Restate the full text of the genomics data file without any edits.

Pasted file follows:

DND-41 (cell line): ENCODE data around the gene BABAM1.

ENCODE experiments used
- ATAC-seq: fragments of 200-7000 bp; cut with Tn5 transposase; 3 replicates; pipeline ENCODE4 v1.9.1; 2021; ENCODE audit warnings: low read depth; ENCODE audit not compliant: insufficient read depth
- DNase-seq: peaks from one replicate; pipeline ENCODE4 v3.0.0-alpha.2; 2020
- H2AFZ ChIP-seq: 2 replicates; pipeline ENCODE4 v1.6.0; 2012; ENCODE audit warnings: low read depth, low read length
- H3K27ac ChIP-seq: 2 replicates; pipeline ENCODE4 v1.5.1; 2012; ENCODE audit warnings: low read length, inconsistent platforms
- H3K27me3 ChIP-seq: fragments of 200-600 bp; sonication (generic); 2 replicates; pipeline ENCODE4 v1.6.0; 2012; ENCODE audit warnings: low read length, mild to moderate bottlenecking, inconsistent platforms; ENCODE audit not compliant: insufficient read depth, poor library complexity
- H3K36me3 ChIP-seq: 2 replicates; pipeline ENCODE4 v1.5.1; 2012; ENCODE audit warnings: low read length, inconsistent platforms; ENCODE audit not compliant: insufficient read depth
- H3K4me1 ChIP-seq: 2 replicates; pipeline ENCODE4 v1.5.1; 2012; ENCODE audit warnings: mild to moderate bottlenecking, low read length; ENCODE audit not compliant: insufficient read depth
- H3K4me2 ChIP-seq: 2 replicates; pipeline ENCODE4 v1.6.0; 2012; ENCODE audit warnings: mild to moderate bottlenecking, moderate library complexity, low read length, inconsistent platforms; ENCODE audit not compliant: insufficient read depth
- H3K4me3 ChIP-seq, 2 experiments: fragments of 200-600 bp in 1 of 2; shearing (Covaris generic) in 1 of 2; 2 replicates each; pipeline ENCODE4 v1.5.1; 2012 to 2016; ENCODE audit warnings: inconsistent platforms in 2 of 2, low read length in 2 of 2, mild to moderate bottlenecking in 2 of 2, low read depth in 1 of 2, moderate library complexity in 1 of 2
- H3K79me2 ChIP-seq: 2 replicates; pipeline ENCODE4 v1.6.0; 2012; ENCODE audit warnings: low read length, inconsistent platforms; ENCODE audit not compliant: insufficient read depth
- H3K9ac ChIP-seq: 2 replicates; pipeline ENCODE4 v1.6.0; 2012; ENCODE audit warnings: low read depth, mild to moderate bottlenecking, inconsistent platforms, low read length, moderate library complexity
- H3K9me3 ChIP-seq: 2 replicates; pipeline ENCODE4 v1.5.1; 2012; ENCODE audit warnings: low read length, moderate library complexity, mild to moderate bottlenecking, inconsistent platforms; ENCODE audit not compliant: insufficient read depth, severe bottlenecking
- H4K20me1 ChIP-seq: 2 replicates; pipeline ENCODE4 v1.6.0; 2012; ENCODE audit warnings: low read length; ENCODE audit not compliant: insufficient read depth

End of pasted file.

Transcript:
DND-41 (cell line): ENCODE data around the gene BABAM1.

ENCODE experiments used
- ATAC-seq: fragments of 200-7000 bp; cut with Tn5 transposase; 3 replicates; pipeline ENCODE4 v1.9.1; 2021; ENCODE audit warnings: low read depth; ENCODE audit not compliant: insufficient read depth
- DNase-seq: peaks from one replicate; pipeline ENCODE4 v3.0.0-alpha.2; 2020
- H2AFZ ChIP-seq: 2 replicates; pipeline ENCODE4 v1.6.0; 2012; ENCODE audit warnings: low read depth, low read length
- H3K27ac ChIP-seq: 2 replicates; pipeline ENCODE4 v1.5.1; 2012; ENCODE audit warnings: low read length, inconsistent platforms
- H3K27me3 ChIP-seq: fragments of 200-600 bp; sonication (generic); 2 replicates; pipeline ENCODE4 v1.6.0; 2012; ENCODE audit warnings: low read length, mild to moderate bottlenecking, inconsistent platforms; ENCODE audit not compliant: insufficient read depth, poor library complexity
- H3K36me3 ChIP-seq: 2 replicates; pipeline ENCODE4 v1.5.1; 2012; ENCODE audit warnings: low read length, inconsistent platforms; ENCODE audit not compliant: insufficient read depth
- H3K4me1 ChIP-seq: 2 replicates; pipeline ENCODE4 v1.5.1; 2012; ENCODE audit warnings: mild to moderate bottlenecking, low read length; ENCODE audit not compliant: insufficient read depth
- H3K4me2 ChIP-seq: 2 replicates; pipeline ENCODE4 v1.6.0; 2012; ENCODE audit warnings: mild to moderate bottlenecking, moderate library complexity, low read length, inconsistent platforms; ENCODE audit not compliant: insufficient read depth
- H3K4me3 ChIP-seq, 2 experiments: fragments of 200-600 bp in 1 of 2; shearing (Covaris generic) in 1 of 2; 2 replicates each; pipeline ENCODE4 v1.5.1; 2012 to 2016; ENCODE audit warnings: inconsistent platforms in 2 of 2, low read length in 2 of 2, mild to moderate bottlenecking in 2 of 2, low read depth in 1 of 2, moderate library complexity in 1 of 2
- H3K79me2 ChIP-seq: 2 replicates; pipeline ENCODE4 v1.6.0; 2012; ENCODE audit warnings: low read length, inconsistent platforms; ENCODE audit not compliant: insufficient read depth
- H3K9ac ChIP-seq: 2 replicates; pipeline ENCODE4 v1.6.0; 2012; ENCODE audit warnings: low read depth, mild to moderate bottlenecking, inconsistent platforms, low read length, moderate library complexity
- H3K9me3 ChIP-seq: 2 replicates; pipeline ENCODE4 v1.5.1; 2012; ENCODE audit warnings: low read length, moderate library complexity, mild to moderate bottlenecking, inconsistent platforms; ENCODE audit not compliant: insufficient read depth, severe bottlenecking
- H4K20me1 ChIP-seq: 2 replicates; pipeline ENCODE4 v1.6.0; 2012; ENCODE audit warnings: low read length; ENCODE audit not compliant: insufficient read depth